Monday, 11 July 2011

Monday 11th. July 2011

I set of this morning in the hope of finding three gems , all emeralds , and headed for the marshes between the town of Cliffe in NW Kent and the Thames estuary . I arrived at the car park and started the long , warm walk out to the area where the three gems might be found . Little did I know at the time that I could have driven in from the other end . The amount of Buddleia flowers on the way was incredible , but unfortunately to was the lack of butterflies , perhaps when things get hotter I thought . One of the few I did see was this Red Admiral along the track . I found the small track off the main one and started searching . Half an hour produced lots of newly emerged Common and Ruddy Darters , a few Blue-tailed Damselflies , but no gems . Two guys arrived in a car , one had been to the site last year and knew that it was possible to drive there . I must admit I was glad to see someone else , as I was starting to doubt if I was in the right place . Now we had three pairs of eyes searching . The odd damselfly was found still roosting amongst the vegetation , and it was quite some time before the first gem , a male Emerald Damselfly/Lestes sponsa was photographed , but the sightings were few and far between . Sightings were abandoned at one point , whilst a Cleg-fly/Tabanus bromius flew into the vegetation , and we were all very keen not to get bitten by this bruiser . As it got warmer , the Odonata increased a bit , with a couple of Emperor Dragonflies passing through , lots more Ruddy Darters , male pictured , and further along the ditch , more Emeralds . Eventually , the second gem was photographed , a male Scarce Emerald Damselfly/Lestes dryas , looking very similar to the Emerald Damselfly , but the pruinescence , the bluing on the abdomen behind the thorax , only covers one and a half segments , whereas on the Emerald Damselfly it covers the whole of the first two segments . The claspers of the two species are also different . All that was needed now was the rarest of the three gems , the Southern Emerald Damselfly/Lestes barbarus . Well , we walked up and down the ditches for ages , but in the end , we gave up , well , best number possible to see was 10 , and the area is massive , so as Meatloaf said 'Two out of three ain't bad' . One of the guys did spot a Caddis Fly , just after it had emerged and walked up some vegetation , but it still needed to remove the case from which it had emerged before it could take to the wing . I left first , having to retrace my steps back to the car park , and after finding quite a few Cinnabar caterpillars on the Ragwort , found an adult , in the shade of a Bramble bush . Along with the Buddleia , there were great swathes of Goat's Rue/Galega officinalis . I had hoped all day that a Clouded Yellow or Painted Lady might be found , and just before reaching the car park , the latter was seen several times , but never stopped for a shot .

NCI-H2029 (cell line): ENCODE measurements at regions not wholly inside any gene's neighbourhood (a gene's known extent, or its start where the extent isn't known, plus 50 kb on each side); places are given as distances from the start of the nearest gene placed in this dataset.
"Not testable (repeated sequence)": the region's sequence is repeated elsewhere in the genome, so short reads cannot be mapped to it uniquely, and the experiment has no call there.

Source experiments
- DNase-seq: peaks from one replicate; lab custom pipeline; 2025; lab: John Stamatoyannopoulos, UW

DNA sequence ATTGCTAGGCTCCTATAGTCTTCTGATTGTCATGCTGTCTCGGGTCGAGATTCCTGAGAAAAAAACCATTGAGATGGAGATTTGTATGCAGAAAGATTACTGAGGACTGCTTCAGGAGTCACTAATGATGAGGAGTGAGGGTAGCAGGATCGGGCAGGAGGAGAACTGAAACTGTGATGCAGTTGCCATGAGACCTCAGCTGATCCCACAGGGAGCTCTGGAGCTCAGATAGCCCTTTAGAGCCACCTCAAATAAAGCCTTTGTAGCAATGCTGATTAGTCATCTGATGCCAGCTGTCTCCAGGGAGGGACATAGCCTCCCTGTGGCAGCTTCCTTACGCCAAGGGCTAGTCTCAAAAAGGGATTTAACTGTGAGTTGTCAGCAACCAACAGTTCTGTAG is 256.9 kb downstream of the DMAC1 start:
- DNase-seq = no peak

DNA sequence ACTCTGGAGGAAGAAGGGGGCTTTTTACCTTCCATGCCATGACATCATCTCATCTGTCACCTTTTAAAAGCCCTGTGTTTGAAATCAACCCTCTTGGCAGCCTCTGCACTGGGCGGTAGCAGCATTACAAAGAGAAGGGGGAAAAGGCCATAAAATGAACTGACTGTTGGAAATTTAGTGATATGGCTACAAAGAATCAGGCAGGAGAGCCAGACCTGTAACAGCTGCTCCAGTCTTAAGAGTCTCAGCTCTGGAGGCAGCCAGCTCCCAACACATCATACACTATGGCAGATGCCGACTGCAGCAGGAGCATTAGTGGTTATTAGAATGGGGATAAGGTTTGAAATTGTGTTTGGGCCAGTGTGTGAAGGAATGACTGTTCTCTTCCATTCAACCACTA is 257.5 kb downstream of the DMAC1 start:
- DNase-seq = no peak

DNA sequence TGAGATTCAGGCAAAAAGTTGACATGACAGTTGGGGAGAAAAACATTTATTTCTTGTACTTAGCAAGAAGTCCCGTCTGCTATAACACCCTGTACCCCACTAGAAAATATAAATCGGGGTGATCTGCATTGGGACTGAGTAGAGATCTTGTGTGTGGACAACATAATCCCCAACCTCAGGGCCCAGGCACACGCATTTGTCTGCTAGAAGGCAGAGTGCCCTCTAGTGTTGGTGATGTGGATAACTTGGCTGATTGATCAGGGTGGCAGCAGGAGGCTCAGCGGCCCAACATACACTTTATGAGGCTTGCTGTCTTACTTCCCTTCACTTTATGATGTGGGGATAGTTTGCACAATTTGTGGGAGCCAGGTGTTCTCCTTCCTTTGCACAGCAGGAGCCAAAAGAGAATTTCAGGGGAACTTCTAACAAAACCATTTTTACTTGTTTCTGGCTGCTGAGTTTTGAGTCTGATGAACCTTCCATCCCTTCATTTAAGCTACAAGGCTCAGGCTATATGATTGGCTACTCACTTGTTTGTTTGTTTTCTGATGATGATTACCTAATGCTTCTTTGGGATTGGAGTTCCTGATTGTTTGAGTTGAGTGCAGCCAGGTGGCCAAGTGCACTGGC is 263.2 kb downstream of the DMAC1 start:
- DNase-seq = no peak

As I was almost passing , I stopped off at White Hill , the Butterfly Conservation site managed specifically for the Chalkhill Blue . Having found one on a nearby site over a week ago , I thought it would be bouncing , but in all I only found 8/10 specimens , all males . One of that number was a newly emerged individual , and was up for the finger . Like High Elms , just one 6 spot Burnet moth was found , but in amongst the few butterflies on view was this male Banded Demoiselle , which was willing to pose for a shot . Just before leaving the site I found this smallish black beetle on a leaf of Dogwood/Cornus . I've had a quick look , but haven't found it yet , any help would be appreciated .
Three days volunteering this week , getting things ready for the Detling Show .

6 comments:

Mel Lloyd said...

Hi Greenie. Lovely emerald damsel. I saw (what I think is) a beetle similar to yours on knapweed at the weekend in Worcestershire. I looked in Chinery and thought it was pretty good for Galeruca tanaceti. Link here: http://www.thewcg.org.uk/chrysomelidae/0168G.htm

Josh Jenkins Shaw said...

Yes the beetle is Galeruca tanaceti

Alan Pavey said...

Hi Greenie, that was a good day and 2 out of 3 certainly isn't bad at all :-)

ShySongbird said...

Another good visit for you Greenie and as Alan said 2 out of 3 is not bad at all. I had never seen an Emerald Damselfly until last year at Otmoor and have yet to see the other two 'gems'.

Lovely photo of the Chalkhill Blue and always nice to see one of my favourites, the Red Admiral.

Hope you caught my late comment on your previous post.

Would it be possible to have your email address Greenie as I have a small query which doesn't really fit here, mine is:

shysongbird1@googlemail.com

Ken. said...

Hi Greenie.
You seem to have had a good day out with some good sightings.
I should have looked at you blog yesterday then I would have known what my unidentified dragonflies would have been.

Seth Gibson said...

Hi Greenie,

FINALLY got around to cecking your blog! Nice site, I like :)

All the best, Seth (the guy who'd been to Cliffe the previous year) and Glen (the guy in shorts dodging the clegs!)